>> Phase^2) ] + E[ 2*Phase*Non-Phase ]
>> this is why taking the square root of sqrt(Induced^2) does not give
>> (Phase + Non-Phase) but sqrt(E[ (Phase+Non-Phase)^2 ]).
>> in the evoked case you are taking the power of the average amplitude
>> Evoked^2 = E[ Phase ]^2 (---> note the ^2 on the outside of the sum)
>> so in subtracting you are actually assuming that E[Phase]^2 = E
>> [(Phase)^2] which is unlikely to be accurate the case in finite samples.
>> Hope I have not confused others (or myself) here.
> This is indeed the approach that I have followed succesfully a couple of
> times (e.g. Bastiaansen et al., JOCN 2006), although the terminology that
> you are using is somewhat confusing. I (and I guess most people) would refer
> to induced activity as that part of the EEG that is non-phase-locked, so I
> would restate your equation to:
> induced = EEG - evoked.
> However, there is a drawback to this approach, since it assumes that the ERP
> is absolutely stationary over trials. This is not the case in reality (e.g.
> subjects' attentional level or other states may change from trial to trial,
> giving rise to variability in the single-trial ERPs). This means that by
> subtracting the average ERP, one may introduce frequency components in the
> residual EEG that were not present before. Klimesch, and Kalcher and
> Pfurtscheller, have come up with ways of scaling the average ERP so as to
> yield a best fit of the average with each single-trial ERP, but also that
> approach may be sub-optimal.
> My latest way around the problem is to run a TF analysis on the untreated
> EEG (containing both evoked and induced activity), and comparing this to a
> TF analysis of the subject-averaged ERPs (the evoked activity alone).
> Qualitative differences between the two analyses can now only be attributed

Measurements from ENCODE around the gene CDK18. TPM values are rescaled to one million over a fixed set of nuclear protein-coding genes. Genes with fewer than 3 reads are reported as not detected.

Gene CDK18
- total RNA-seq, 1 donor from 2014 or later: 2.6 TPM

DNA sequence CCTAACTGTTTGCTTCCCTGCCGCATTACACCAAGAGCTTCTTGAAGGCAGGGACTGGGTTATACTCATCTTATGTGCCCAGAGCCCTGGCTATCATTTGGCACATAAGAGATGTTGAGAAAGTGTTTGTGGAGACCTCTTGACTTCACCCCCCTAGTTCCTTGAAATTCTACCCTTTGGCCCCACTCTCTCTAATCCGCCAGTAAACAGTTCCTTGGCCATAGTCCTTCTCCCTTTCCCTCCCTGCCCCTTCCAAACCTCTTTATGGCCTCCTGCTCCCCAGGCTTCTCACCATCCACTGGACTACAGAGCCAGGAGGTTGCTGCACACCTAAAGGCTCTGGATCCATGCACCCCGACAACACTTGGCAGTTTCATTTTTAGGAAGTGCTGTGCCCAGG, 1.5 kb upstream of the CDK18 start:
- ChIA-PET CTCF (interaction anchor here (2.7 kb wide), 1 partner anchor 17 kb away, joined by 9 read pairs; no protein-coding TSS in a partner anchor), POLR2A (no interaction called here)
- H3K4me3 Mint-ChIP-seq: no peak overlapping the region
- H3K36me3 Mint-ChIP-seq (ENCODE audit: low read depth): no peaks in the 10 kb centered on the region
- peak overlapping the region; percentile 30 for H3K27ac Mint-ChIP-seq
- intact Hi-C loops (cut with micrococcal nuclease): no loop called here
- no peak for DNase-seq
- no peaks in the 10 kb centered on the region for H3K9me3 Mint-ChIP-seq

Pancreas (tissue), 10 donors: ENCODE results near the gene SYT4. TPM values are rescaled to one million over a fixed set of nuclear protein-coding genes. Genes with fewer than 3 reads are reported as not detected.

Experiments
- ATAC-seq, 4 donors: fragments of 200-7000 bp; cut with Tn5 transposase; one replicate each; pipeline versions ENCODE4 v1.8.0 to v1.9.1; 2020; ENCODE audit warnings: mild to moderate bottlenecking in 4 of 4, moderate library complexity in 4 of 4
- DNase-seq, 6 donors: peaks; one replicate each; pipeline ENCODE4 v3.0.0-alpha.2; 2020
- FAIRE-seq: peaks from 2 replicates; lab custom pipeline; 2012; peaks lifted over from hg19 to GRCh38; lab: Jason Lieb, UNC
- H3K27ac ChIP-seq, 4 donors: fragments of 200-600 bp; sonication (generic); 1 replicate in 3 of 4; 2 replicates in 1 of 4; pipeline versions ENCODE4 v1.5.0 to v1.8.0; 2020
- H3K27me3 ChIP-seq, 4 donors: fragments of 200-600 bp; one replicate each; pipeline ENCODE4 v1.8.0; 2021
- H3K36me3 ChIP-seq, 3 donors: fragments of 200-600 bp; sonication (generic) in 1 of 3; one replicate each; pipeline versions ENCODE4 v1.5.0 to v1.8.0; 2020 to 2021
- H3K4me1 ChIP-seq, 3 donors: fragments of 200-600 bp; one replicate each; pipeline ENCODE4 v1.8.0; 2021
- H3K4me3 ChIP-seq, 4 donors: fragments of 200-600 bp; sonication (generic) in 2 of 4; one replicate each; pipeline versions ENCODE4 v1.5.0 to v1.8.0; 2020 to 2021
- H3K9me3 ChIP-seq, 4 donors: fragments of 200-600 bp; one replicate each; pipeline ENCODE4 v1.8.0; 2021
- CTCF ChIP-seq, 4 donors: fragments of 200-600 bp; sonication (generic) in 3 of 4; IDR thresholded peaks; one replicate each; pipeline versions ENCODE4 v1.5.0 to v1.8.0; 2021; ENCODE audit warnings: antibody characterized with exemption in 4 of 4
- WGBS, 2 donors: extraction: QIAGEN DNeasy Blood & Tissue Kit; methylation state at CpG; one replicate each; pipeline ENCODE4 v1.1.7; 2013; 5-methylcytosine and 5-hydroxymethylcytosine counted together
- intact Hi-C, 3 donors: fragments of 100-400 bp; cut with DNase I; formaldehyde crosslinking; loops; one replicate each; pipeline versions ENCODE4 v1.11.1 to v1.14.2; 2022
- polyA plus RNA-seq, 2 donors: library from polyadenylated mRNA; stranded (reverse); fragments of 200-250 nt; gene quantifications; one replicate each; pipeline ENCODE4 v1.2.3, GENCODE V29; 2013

> to induced activity.
> Thomas Thesen wrote:
>> Hi FieldTrippers,
>> Following up on this conversation. It seems that the ‘induced activity’
> contains both phase-locked and non-phase-locked activity, whereby the
> ‘evoked’ activity contains only phase-locked activity. Is it then kosher to
> separate these components by linear subtraction? For example, if we first
> compute the ‘induced’ activity by averaging power over individual trials,
> and from that subtract the ‘evoked activity’ (calculated based on average
> response) to get the induced activity without any phase-locked activity?
>> So if
>> Induced = Phase + Non-Phase
>> Evoked = Phase
>> Non-Phase = Induced – Evoked
>> Or does the fact that this is a linear operations on data that have been
> constructed through a non-linear process render this somehow invalid? It has
> certainly been done before. Your comments would be much appreciated.
From: FieldTrip discussion list [FIELDTRIP at NIC.SURFNET.NL] On Behalf Of Bobby Stojanoski [stojanoski at UTSC.UTORONTO.CA]
Sent: Thursday, March 25, 2010 1:33 PM
To: FIELDTRIP at NIC.SURFNET.NL
Subject: [FIELDTRIP] Induced activity
I am a relatively new user of fieldtrip and am very impressed!
I am interested in comparing differences at certain frequencies – induced 40-100 Hz – between 2 experimental conditions. My understanding was that I can calculate induced activity in the gamma range by calculating the power for each trial (subject average -- freqanalysis) and then averaging across subjects (grand average -- freqdescriptives/freqgrandaverage).
To my dismay, when I plotted the results of my grandaverage I found a band of power at 55 - 65 Hz for the entire duration of my epoch. I should add this was not the case when I plotted power across trials for each participant.
Earlier discussions mention computing induced+evoked (using freqanalysis and freqgrandaverage) and subtracting that from evoked (using timelockanalysis+freqanalysis) to get extract induced only activity. However, later posts suggest that this is not a valid approach.
1. Where have I made my mistake?
2. If ((induced+evoked)-evoked)) is not valid, what is the correct approach to calculating induced activity at 40 - 100 Hz?
Any help would be greatly appreciated!